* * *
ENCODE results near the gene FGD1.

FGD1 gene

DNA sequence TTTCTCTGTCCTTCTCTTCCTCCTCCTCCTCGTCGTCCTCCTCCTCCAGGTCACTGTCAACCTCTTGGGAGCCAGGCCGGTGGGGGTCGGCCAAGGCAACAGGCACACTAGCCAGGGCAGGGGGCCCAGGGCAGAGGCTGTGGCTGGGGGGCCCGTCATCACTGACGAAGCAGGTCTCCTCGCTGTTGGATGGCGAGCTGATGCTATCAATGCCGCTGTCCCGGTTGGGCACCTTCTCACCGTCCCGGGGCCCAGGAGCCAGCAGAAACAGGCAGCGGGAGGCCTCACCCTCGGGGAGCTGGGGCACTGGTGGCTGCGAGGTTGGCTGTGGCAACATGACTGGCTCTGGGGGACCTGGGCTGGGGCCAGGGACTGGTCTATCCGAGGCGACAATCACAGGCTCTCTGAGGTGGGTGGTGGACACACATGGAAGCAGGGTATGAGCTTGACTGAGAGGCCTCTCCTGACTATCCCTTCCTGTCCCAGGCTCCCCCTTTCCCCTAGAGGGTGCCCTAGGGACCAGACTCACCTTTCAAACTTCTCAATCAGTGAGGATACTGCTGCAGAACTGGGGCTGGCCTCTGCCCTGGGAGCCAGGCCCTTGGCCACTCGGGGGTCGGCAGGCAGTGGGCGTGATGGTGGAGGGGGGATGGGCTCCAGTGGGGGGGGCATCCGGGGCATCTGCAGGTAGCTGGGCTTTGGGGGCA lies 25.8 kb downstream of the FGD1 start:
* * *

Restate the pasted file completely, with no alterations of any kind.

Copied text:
ENCODE results near the gene FGD1.

FGD1 gene

DNA sequence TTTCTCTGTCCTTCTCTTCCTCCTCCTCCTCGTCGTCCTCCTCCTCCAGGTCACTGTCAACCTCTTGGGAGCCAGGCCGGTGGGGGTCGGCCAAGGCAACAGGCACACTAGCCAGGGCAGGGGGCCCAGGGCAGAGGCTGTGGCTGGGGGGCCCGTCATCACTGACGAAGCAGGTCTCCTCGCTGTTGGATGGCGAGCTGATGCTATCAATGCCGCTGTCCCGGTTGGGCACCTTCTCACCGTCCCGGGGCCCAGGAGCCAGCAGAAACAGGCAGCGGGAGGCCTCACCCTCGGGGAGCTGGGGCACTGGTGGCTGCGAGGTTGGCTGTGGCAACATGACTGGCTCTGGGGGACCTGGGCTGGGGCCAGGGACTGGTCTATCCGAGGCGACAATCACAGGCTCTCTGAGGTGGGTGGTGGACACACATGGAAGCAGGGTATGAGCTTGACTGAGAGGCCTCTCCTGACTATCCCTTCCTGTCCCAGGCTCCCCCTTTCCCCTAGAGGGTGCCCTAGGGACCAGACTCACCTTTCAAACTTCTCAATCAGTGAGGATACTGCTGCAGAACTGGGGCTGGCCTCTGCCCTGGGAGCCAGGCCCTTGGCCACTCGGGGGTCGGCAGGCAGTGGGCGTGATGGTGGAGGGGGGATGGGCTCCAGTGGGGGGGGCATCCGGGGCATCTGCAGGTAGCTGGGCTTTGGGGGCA lies 25.8 kb downstream of the FGD1 start: